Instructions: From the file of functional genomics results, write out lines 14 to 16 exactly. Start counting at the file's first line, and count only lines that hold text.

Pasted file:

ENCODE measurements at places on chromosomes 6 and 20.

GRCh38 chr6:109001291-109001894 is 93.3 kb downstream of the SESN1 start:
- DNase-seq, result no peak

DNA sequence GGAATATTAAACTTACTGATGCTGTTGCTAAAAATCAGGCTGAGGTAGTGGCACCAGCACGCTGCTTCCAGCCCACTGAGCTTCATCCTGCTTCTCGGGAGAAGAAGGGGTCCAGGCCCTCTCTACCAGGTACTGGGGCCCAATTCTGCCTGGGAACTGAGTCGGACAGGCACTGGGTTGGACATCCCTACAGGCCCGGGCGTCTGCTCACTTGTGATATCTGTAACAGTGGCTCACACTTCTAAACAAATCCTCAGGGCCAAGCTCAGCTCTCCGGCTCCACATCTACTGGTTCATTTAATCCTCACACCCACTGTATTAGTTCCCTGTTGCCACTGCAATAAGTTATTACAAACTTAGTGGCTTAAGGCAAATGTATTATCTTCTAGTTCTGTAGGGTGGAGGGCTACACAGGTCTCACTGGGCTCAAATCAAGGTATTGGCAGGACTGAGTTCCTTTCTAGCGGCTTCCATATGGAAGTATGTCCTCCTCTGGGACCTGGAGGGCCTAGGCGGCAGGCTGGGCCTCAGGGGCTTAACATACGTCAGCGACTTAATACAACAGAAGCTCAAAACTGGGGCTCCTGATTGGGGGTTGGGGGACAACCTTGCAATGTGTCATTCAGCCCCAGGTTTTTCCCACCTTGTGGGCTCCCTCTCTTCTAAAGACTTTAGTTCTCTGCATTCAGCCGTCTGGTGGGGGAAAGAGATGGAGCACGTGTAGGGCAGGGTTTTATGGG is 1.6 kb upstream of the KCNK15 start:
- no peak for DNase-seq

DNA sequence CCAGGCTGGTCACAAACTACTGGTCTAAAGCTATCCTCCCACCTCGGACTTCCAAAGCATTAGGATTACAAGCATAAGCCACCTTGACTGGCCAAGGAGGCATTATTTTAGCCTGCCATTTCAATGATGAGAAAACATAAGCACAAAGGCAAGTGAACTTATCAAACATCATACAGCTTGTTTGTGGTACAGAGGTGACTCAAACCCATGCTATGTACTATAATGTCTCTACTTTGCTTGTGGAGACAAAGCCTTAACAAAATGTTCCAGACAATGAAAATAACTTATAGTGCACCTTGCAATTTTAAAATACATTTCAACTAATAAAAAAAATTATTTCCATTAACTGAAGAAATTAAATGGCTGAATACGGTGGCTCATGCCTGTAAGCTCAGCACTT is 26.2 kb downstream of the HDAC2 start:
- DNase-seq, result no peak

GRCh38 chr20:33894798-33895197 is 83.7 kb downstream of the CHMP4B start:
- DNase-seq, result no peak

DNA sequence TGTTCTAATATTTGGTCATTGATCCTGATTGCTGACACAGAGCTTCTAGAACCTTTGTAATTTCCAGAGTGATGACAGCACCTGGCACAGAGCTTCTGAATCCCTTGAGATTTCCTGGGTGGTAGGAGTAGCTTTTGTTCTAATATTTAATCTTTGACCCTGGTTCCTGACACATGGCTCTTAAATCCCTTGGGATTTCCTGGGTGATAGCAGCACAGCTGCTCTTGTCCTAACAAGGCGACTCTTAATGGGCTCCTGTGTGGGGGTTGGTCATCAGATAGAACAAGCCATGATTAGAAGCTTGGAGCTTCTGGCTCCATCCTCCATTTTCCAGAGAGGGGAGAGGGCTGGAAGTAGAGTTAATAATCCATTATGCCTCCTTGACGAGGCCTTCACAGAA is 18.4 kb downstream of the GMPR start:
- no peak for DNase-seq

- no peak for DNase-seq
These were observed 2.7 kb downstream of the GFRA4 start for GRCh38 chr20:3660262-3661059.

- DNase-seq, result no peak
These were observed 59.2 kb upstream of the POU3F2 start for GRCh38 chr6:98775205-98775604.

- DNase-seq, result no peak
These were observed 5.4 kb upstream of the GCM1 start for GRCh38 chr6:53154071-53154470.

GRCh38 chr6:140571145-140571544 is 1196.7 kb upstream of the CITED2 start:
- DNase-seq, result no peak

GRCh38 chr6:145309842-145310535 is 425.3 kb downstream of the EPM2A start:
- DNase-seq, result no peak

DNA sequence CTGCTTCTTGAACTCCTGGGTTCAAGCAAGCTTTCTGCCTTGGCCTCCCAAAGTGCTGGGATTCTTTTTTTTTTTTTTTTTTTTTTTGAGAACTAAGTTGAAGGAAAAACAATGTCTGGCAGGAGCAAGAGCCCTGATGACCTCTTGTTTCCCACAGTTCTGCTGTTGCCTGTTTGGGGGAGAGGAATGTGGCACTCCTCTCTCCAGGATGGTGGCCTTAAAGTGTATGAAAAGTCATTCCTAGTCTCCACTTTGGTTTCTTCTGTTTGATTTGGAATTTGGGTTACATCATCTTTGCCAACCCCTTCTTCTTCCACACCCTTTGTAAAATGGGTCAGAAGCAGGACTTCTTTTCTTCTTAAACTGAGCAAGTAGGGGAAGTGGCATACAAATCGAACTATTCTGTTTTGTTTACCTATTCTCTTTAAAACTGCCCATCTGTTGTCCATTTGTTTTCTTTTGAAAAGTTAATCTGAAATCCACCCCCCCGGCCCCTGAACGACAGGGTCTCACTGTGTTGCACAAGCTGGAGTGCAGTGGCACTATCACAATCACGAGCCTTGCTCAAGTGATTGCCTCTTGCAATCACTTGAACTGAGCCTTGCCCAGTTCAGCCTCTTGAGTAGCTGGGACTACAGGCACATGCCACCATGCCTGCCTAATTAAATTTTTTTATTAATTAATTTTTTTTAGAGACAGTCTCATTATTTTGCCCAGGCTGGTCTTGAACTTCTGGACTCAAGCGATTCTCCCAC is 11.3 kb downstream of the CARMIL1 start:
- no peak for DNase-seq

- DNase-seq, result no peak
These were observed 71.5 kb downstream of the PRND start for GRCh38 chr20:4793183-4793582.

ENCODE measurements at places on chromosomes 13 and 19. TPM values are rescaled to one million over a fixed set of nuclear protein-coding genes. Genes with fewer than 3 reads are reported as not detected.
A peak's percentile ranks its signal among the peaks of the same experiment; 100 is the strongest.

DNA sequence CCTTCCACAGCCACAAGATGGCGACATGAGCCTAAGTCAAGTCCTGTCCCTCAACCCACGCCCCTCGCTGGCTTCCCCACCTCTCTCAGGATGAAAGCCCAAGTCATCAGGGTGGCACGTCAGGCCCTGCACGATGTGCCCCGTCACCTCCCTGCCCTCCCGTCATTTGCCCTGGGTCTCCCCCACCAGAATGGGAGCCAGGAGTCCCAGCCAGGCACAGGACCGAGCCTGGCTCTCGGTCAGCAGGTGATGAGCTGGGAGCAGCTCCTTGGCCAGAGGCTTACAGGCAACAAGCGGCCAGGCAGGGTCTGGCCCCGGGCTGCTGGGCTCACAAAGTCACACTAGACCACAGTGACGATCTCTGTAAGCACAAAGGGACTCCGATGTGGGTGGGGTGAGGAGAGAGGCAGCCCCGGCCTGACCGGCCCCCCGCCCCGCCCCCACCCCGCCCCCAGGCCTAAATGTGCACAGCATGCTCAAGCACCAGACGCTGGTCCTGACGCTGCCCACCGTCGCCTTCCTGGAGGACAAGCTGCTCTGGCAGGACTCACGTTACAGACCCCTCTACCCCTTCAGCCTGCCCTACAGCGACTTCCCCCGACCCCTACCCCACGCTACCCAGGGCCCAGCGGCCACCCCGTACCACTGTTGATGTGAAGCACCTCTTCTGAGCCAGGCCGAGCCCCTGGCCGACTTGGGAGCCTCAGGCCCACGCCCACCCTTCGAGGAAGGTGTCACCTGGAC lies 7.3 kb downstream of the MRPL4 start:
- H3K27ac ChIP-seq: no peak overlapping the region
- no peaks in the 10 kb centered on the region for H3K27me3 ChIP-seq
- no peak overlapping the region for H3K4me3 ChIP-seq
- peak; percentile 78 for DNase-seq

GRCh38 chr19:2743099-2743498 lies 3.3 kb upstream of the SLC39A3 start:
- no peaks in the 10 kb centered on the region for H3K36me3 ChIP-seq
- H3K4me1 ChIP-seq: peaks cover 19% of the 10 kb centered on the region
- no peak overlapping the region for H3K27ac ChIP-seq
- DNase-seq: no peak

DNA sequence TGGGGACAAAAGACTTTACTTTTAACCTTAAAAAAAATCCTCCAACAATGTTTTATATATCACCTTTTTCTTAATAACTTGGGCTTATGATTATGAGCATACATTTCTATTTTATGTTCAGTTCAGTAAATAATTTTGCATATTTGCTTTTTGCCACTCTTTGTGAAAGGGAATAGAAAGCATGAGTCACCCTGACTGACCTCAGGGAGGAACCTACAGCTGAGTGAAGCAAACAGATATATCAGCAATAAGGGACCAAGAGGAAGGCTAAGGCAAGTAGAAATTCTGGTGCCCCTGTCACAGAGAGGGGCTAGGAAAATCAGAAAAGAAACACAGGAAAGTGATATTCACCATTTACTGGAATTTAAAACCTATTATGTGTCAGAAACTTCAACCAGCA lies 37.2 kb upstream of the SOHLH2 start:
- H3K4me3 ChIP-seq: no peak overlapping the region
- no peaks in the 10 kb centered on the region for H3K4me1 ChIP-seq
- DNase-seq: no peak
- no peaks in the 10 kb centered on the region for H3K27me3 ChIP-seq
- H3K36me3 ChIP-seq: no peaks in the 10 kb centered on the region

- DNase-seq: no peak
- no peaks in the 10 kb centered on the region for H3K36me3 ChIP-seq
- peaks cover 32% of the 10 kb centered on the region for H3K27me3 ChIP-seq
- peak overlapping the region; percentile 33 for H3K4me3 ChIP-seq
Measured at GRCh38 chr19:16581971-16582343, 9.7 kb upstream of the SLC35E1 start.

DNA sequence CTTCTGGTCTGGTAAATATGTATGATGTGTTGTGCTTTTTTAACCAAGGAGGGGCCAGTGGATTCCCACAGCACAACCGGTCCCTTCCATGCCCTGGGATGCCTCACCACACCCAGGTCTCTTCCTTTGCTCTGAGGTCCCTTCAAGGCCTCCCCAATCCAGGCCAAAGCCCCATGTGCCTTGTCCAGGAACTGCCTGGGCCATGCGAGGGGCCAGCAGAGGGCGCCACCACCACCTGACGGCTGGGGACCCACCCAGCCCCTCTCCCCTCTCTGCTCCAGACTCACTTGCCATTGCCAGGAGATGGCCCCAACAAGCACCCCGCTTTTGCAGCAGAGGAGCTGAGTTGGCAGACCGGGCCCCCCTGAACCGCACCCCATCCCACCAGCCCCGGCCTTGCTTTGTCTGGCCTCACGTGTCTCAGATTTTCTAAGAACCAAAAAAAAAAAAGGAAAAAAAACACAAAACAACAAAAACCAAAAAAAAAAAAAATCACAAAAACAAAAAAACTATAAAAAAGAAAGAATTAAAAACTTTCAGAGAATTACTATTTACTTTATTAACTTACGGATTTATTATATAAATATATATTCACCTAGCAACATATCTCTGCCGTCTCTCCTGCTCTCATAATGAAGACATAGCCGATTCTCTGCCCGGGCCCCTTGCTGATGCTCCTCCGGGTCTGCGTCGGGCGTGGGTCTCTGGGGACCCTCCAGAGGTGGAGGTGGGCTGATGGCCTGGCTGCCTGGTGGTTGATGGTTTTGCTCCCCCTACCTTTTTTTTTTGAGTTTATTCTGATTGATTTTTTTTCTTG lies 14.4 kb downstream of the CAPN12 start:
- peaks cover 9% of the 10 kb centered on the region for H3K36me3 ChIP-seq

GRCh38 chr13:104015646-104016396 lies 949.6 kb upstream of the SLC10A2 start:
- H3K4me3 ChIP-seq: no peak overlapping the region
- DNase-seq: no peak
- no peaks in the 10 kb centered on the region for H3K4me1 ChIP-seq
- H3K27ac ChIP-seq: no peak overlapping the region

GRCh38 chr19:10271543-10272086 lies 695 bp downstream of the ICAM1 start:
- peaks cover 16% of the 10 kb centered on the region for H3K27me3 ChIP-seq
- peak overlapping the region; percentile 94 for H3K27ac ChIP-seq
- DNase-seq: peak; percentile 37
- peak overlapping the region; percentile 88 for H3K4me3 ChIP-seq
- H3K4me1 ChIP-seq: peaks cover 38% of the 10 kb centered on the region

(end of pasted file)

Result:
- DNase-seq, result no peak
These were observed 59.2 kb upstream of the POU3F2 start for GRCh38 chr6:98775205-98775604.

- DNase-seq, result no peak